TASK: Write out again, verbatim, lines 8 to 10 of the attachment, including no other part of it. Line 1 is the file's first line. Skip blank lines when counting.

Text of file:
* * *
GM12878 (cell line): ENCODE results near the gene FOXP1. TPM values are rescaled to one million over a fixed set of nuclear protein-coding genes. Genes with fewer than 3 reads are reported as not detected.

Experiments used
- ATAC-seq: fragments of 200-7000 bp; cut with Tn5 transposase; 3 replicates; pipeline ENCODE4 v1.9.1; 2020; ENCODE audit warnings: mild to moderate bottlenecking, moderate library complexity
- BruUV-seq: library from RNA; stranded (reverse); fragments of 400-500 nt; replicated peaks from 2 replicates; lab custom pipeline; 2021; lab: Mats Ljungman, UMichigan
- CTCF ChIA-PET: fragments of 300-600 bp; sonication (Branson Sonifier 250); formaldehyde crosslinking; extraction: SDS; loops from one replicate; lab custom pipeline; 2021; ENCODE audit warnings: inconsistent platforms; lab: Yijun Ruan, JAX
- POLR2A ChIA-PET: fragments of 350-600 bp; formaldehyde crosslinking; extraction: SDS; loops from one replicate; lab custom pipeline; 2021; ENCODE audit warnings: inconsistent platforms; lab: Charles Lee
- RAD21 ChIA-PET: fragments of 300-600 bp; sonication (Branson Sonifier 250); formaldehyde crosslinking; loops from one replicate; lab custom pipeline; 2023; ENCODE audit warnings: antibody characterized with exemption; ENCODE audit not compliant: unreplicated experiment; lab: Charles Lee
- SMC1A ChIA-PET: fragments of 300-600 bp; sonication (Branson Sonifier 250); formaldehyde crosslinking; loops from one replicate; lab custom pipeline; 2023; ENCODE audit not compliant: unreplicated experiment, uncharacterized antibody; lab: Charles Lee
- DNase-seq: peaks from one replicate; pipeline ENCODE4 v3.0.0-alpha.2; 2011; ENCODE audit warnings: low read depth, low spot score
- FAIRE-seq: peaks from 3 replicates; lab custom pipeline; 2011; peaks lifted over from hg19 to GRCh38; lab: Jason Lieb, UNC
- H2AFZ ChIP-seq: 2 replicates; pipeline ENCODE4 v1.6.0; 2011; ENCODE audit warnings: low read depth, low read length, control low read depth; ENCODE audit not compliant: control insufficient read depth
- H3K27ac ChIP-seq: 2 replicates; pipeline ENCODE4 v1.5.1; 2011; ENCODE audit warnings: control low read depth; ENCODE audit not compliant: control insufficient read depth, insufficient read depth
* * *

- SMC1A ChIA-PET: fragments of 300-600 bp; sonication (Branson Sonifier 250); formaldehyde crosslinking; loops from one replicate; lab custom pipeline; 2023; ENCODE audit not compliant: unreplicated experiment, uncharacterized antibody; lab: Charles Lee
- DNase-seq: peaks from one replicate; pipeline ENCODE4 v3.0.0-alpha.2; 2011; ENCODE audit warnings: low read depth, low spot score
- FAIRE-seq: peaks from 3 replicates; lab custom pipeline; 2011; peaks lifted over from hg19 to GRCh38; lab: Jason Lieb, UNC